Determining whether a complaint states a plausible claim for relief will . . . be a context specific task that requires the reviewing court to draw on its judicial experience and common sense. But where the well-pleaded facts do not permit the court to infer more than the mere possibility of misconduct, the complaint has alleged -- but it has not shown -- that the pleader is entitled to relief.

Iqbal, 129 S.Ct. at 1949-50. "In sum, for a complaint to survive a motion to dismiss, the nonconclusory 'factual content,' and reasonable inferences from that content, must be plausibly suggestive of a claim entitling the plaintiff to relief." Moss v. United States Secret Service, 572 F.3d 962, 969 (9th Cir. 2009).

If a Rule 12(b)(6) motion to dismiss is granted, "[the] district court should grant leave to amend even if no request to amend the pleading was made, unless it determines that the pleading could not possibly be cured by the allegation of other facts." Lopez v. Smith, 203 F.3d 1122, 1127 (9th Cir. 2000) (en banc). In other words, leave to amend need not be granted when amendment would be futile. Gompper v. VISX, Inc., 298 F.3d 893, 898 (9th Cir. 2002).

JUDICIAL NOTICE

In deciding whether to dismiss a claim under Rule 12(b)(6), the court is generally limited to reviewing only the complaint, but the court may review materials which are properly submitted as part of the complaint and the court may take judicial notice of public records outside the pleadings. Lee v. City of Los Angeles, 250 F.3d 668, 688-89 (9th Cir. 2001); Campanelli v. Bockrath, 100 F.3d 1476, 1479 (9th Cir. 1996);MGIC Indem. Corp. v. Weisman, 803 F.2d 500, 504 (9th Cir. 1986). Further, under the "incorporation by reference" doctrine, courts may review documents "whose contents are alleged in a complaint and whose authenticity no party questions, but which are not physically attached to the plaintiff's pleading." Knievel v. ESPN, 393 F.3d 1068, 1076 (9th Cir. 2005); Lapidus v. Hecht, 232 F.3d 679, 682 (9th Cir. 2000). The "incorporation by reference" doctrine also applies "to situations in which the plaintiff's claim depends on the contents of a document, the defendant attaches the document to its motion to dismiss, and the parties do not dispute the authenticity of the document, even though the plaintiff does not explicitly allege the contents of that document in the complaint." Knievel, 393 F.3d at 1076 (citing Parrino v. FHP, Inc., 146 F.3d 699, 706 (9th Cir. 1998)).

Defendants request that the court take judicial notice of the deed of trust and other recorded documents concerning the property at issue in this action and the property's title. "In deciding whether to dismiss a claim under Fed.R.Civ.P. 12(b)(6), a court may look beyond plaintiff's complaint to matters of public record." Shaw v. Hahn, 56 F.3d 1128, 1129 n. 1 (9th Cir. 1995). Thus, the court will take judicial notice of the documents provided by Defendants.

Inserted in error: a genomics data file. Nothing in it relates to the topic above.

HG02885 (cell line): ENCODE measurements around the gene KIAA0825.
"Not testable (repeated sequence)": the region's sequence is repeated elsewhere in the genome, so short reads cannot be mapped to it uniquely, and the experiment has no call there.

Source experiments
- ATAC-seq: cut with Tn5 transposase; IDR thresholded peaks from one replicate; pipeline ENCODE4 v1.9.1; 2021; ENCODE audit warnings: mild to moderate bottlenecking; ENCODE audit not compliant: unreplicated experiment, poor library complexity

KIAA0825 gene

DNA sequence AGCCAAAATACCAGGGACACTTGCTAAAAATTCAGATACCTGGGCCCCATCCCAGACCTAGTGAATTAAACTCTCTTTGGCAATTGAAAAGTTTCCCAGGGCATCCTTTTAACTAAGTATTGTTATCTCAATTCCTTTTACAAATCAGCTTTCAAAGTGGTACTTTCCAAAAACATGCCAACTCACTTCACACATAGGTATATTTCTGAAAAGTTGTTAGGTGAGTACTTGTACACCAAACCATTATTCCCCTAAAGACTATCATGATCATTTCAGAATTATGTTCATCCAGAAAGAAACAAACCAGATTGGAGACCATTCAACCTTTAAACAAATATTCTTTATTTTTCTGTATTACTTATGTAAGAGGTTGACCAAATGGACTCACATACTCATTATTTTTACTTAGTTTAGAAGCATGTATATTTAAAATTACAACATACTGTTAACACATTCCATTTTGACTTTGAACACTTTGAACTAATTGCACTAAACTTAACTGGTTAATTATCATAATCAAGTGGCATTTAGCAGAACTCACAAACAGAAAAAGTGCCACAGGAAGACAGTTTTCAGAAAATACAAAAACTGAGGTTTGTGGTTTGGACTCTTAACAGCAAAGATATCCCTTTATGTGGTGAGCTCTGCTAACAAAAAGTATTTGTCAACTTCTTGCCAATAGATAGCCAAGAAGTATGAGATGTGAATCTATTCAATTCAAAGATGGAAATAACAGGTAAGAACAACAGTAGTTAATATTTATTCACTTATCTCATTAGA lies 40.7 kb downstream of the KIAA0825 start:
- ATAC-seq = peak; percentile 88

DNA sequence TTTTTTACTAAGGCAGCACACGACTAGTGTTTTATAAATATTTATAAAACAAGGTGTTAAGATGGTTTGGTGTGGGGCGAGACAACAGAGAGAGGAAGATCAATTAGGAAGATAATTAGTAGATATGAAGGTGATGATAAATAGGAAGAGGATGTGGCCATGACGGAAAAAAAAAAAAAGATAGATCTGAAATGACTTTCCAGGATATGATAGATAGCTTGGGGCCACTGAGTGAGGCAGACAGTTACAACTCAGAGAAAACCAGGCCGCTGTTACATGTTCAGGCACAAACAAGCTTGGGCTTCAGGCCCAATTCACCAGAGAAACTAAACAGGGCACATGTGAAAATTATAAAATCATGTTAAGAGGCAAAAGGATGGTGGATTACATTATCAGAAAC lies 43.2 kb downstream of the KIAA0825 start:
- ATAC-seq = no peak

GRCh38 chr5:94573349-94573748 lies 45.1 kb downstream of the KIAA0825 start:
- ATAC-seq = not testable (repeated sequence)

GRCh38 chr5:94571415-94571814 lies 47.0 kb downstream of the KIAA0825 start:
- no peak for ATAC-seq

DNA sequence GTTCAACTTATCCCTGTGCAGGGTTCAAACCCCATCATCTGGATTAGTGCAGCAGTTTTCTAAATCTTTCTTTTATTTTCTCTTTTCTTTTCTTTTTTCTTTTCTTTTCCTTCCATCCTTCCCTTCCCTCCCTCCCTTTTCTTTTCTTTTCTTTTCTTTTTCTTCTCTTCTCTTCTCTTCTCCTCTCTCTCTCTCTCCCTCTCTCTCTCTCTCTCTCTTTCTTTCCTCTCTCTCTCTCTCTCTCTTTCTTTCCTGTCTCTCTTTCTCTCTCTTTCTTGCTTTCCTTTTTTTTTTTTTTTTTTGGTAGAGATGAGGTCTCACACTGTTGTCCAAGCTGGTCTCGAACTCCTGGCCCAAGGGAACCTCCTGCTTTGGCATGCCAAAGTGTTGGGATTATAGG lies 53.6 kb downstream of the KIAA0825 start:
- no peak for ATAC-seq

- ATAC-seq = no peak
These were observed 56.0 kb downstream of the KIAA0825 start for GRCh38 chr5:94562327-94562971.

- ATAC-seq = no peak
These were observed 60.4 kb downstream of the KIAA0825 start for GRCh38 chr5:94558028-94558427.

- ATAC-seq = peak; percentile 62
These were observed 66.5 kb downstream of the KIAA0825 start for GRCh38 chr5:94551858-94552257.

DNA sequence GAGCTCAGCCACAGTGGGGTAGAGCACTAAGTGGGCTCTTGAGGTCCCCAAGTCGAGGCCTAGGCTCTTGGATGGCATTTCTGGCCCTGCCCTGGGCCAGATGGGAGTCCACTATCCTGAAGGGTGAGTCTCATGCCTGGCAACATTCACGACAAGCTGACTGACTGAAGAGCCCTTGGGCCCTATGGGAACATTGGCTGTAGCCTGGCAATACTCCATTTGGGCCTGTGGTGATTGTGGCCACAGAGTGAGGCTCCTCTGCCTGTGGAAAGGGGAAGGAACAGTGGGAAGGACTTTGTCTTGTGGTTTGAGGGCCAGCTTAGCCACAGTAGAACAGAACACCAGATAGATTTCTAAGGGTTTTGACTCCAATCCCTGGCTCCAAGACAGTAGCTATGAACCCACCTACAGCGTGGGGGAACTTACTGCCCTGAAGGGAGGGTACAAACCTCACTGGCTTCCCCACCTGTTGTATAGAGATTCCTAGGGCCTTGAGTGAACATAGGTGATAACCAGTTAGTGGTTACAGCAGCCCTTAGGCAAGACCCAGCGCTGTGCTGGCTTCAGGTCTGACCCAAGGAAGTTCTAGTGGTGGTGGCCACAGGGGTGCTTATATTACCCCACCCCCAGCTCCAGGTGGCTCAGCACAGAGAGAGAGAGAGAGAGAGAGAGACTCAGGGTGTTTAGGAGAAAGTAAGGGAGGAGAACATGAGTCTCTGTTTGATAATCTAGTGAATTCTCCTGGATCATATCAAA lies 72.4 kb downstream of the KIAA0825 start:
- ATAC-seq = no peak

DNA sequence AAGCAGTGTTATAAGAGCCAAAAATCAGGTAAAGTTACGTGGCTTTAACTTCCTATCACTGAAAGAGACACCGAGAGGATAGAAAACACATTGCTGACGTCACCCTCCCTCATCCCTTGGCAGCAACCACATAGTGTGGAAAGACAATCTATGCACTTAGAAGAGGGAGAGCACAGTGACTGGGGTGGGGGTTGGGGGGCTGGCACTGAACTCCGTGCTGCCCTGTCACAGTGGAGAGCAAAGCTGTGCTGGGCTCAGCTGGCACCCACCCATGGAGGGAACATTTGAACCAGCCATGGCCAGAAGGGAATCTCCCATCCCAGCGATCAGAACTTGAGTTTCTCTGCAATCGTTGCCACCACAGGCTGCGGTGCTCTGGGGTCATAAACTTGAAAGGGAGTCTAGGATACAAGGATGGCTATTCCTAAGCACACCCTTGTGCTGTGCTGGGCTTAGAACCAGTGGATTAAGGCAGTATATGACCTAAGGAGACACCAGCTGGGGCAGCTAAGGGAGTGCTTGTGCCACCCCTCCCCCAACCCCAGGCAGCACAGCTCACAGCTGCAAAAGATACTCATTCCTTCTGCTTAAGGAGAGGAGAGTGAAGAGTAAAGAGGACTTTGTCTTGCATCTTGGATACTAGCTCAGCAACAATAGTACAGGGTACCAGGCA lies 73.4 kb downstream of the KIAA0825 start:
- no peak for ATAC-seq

FACTS

A. Complaint's Alleged Facts

The complaint alleges that Defendants sell, procure, and facilitate a variety of home loans. The complaint alleges that the adjustable rate mortgage ("ARM") is the type of loan that is the subject of the complaint.

The complaint alleges that Defendants failed to disclose pertinent information in a clear and conspicuous manner to Plaintiff, in writing, as required by law when he obtained a loan. The complaint alleges that Defendants failed to inform Plaintiff that he could not actually qualify for the loan.

The complaint alleges that Defendants engaged in unlawful, fraudulent, and unfair business acts and practices and failed to provide Plaintiff pertinent information required by law.

B. Facts of Which the Court Takes Judicial Notice

Plaintiff and his spouse, Claudia Villanueva, recorded a Deed of Trust with the Kern County Recorder's Office on the real property that is the subject of this dispute on or about September 28, 2006, as instrument number 0206240380. The real property is located at 11217 Baron Avenue, Bakersfield, CA 93312 ("Subject Property").

Plaintiff and Ms. Villanueva obtained a loan in the sum of $279,200.00 ("Loan") in connection with the Subject Property. The Loan was secured by a Deed of Trust ("DOT") encumbering the Subject Property that was recorded on or about September 28, 2006, with the Kern County Recorder's Office as instrument number 0206240318. The DOT identifies Plaintiff and Ms. Villanueva as the trustors, Jackie Miller as the trustee, Suntrust Mortgage ("Suntrust") as the lender and Mortgage Electronic Registration Systems, Inc. ("MERS") as the beneficiary.

On April 3, 2009, an Assignment of the Deed of Trust ("Assignment") was recorded with the Kern County Recorder's Office as instrument number 0209047511. The Assignment assigns and transfers to Deutsche Bank National Trust CO as trustee for Long Beach ...